In a relatively short time, the Firefox
browser has accumulated nearly ten percent of browser market share (according to http://www.netapplications.com
, for one). Firefox
works on virtually every platform, performs well, is far more secure than Internet Explorer,
and provides best-of-breed features such as tabbed browsing, built-in pop-up blocking, and extensive support for World Wide Web standards.
Better yet, Firefox can be souped-up with extensions that add features to the basic browsing experience. The official repository for Firefox extensions can be found at https://addons.mozilla.org/extensions/?application=firefox. There are currently over 670 extensions available — some as small as a toolbar button, yet some as large as an entire XML User Interface Language (XUL, pronounced” zool”) application. If you browse the repository, you’ll undoubtedly find something that enhances your browsing habits.
Here are four valuable extensions to investigate further.
is slightly more complicated than some extensions, as it involves requires multiple extensions to work properly. First, install the SpellBound
extension, and then visit http://dictionaries.mozdev.org/installation.html
and install the dictionary for your native language. (There are currently over 45 languages available.) Once installed, simply right click in any input element and choose” Check Spelling”. One nice thing about SpellBound
is that you can add any arbitrary word to your personal dictionary.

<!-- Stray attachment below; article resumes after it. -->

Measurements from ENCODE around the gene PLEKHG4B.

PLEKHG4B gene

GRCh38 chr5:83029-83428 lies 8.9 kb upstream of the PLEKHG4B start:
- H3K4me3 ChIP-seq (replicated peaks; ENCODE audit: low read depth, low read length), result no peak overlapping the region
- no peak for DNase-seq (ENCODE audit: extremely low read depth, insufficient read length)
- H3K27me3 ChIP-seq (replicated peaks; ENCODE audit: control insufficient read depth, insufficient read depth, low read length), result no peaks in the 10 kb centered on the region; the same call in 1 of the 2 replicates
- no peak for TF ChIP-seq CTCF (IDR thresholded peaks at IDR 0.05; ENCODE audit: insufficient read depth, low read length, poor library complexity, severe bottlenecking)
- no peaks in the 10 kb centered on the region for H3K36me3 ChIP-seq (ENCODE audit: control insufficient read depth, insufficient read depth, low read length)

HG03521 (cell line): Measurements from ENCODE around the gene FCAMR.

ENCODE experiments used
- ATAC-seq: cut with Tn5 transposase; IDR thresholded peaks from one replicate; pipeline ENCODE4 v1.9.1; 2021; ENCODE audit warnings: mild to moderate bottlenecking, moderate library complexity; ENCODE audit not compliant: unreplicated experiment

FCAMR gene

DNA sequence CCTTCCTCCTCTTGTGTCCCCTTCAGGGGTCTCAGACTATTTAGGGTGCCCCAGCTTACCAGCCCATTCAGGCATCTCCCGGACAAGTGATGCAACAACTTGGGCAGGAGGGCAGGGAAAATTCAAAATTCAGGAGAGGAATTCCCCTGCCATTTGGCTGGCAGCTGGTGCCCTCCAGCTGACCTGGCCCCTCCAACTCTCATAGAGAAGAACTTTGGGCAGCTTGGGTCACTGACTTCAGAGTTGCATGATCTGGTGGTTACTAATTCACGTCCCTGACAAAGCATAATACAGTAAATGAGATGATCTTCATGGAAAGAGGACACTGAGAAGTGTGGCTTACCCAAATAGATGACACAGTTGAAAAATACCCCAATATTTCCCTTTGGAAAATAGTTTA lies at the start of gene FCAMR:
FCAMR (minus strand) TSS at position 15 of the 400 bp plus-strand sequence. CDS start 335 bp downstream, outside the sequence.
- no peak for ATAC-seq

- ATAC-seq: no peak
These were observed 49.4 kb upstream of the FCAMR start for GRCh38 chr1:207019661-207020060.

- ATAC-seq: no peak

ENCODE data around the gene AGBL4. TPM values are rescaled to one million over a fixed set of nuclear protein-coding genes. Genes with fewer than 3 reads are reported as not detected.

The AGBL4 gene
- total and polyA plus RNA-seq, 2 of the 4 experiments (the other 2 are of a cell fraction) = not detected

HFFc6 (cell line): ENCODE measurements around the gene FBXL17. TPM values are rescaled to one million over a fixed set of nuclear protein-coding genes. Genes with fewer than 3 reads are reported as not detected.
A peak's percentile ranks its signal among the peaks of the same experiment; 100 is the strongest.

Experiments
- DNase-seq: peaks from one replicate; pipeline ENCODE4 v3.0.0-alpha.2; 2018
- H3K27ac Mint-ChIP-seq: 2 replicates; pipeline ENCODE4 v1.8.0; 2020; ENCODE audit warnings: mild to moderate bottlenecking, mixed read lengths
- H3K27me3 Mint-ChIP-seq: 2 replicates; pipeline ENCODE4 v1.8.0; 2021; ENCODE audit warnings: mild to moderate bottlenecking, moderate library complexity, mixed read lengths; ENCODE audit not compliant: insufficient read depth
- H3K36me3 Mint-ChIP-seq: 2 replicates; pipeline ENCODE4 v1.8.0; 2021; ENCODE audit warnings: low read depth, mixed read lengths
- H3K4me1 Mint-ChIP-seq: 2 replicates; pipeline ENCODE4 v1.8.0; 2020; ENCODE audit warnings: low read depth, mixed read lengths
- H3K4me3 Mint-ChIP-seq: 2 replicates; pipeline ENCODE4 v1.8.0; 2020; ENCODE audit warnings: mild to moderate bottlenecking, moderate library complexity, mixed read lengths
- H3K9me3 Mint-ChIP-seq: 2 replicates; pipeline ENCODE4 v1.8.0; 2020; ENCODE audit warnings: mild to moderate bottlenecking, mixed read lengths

If you’re using the Google Toolbar for Internet Explorer,
you’ll be happy to know that you can choose either the official Google Toolbar for Firefox
or the open source Googlebar
to place Google at your fingertips. Available from http://toolbar.google.com/firefox/index.html
, respectively, both versions of the toolbar offer similar features. Spend some time with each one and choose the one that suits you best. (If you’re a Yahoo! user, an official Yahoo!Toolbar
is also available for Firefox from http://toolbar.yahoo.com/firefox
Finally, there’s the popular greasemonkey
extension, which is available from http://greasemonkey.mozdev.org/
. greasemonkey lets you add bits of Dynamic HTML
(DHTML), called user scripts,
to any web page to change its behavior. greasemonkey is extremely powerful: it enables you to easily control any aspect of any web page. For example, you can make sure that all URLs in the browser are clickable, route around common and annoying web site bugs, submit all forms via Ctrl-Enter, customize GMail,
and even retrieve data from one site to integrate it into another site. Literally hundreds of user scripts are available from http://userscripts.org/
Firefox is a fantastic application that’s fast, robust, and extensible. Browse the numerous categories of extensions to find ways to browse that you may never have dreamed of. Or, if you’d like to see Firefox do something that a current extension doesn’t accommodate, grab a XUL HOWTO
and try to implement one yourself.
Jeremy Garcia is the founder and administrator of LinuxQuestions.org, a free, friendly, and active Linux community. Please send questions and feedback to